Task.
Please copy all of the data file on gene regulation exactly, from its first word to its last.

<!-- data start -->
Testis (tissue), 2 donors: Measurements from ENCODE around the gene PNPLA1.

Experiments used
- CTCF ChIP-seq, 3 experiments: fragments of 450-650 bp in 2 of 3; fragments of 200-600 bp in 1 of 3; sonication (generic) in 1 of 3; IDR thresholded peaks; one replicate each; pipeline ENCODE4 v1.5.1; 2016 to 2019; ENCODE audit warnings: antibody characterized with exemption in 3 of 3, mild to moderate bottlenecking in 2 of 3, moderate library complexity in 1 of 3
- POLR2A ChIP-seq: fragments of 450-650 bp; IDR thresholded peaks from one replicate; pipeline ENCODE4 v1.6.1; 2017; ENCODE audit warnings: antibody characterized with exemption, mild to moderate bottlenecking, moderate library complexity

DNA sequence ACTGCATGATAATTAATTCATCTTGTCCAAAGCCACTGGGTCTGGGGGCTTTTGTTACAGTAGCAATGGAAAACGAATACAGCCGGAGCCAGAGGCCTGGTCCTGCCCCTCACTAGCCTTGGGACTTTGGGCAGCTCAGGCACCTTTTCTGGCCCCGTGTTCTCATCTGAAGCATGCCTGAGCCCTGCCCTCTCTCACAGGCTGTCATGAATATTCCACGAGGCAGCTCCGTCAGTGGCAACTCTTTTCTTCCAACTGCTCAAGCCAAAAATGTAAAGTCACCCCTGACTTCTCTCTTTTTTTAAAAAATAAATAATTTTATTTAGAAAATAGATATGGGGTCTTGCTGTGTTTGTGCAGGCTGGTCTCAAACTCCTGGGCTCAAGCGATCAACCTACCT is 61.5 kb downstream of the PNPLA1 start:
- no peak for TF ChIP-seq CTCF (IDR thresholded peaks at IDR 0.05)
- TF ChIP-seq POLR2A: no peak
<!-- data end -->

Testis (tissue), 2 donors: Measurements from ENCODE around the gene PNPLA1.

Experiments used
- CTCF ChIP-seq, 3 experiments: fragments of 450-650 bp in 2 of 3; fragments of 200-600 bp in 1 of 3; sonication (generic) in 1 of 3; IDR thresholded peaks; one replicate each; pipeline ENCODE4 v1.5.1; 2016 to 2019; ENCODE audit warnings: antibody characterized with exemption in 3 of 3, mild to moderate bottlenecking in 2 of 3, moderate library complexity in 1 of 3
- POLR2A ChIP-seq: fragments of 450-650 bp; IDR thresholded peaks from one replicate; pipeline ENCODE4 v1.6.1; 2017; ENCODE audit warnings: antibody characterized with exemption, mild to moderate bottlenecking, moderate library complexity

DNA sequence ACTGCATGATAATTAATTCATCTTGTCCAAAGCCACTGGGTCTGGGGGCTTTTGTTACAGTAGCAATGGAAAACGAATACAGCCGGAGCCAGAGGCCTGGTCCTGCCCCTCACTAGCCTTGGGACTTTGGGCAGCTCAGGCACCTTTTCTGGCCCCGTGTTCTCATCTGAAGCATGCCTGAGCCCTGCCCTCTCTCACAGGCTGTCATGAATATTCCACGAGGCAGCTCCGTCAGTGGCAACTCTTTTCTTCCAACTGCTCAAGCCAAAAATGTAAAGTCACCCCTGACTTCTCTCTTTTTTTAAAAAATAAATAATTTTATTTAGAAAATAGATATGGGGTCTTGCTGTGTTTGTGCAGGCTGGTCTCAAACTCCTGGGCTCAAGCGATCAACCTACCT is 61.5 kb downstream of the PNPLA1 start:
- no peak for TF ChIP-seq CTCF (IDR thresholded peaks at IDR 0.05)
- TF ChIP-seq POLR2A: no peak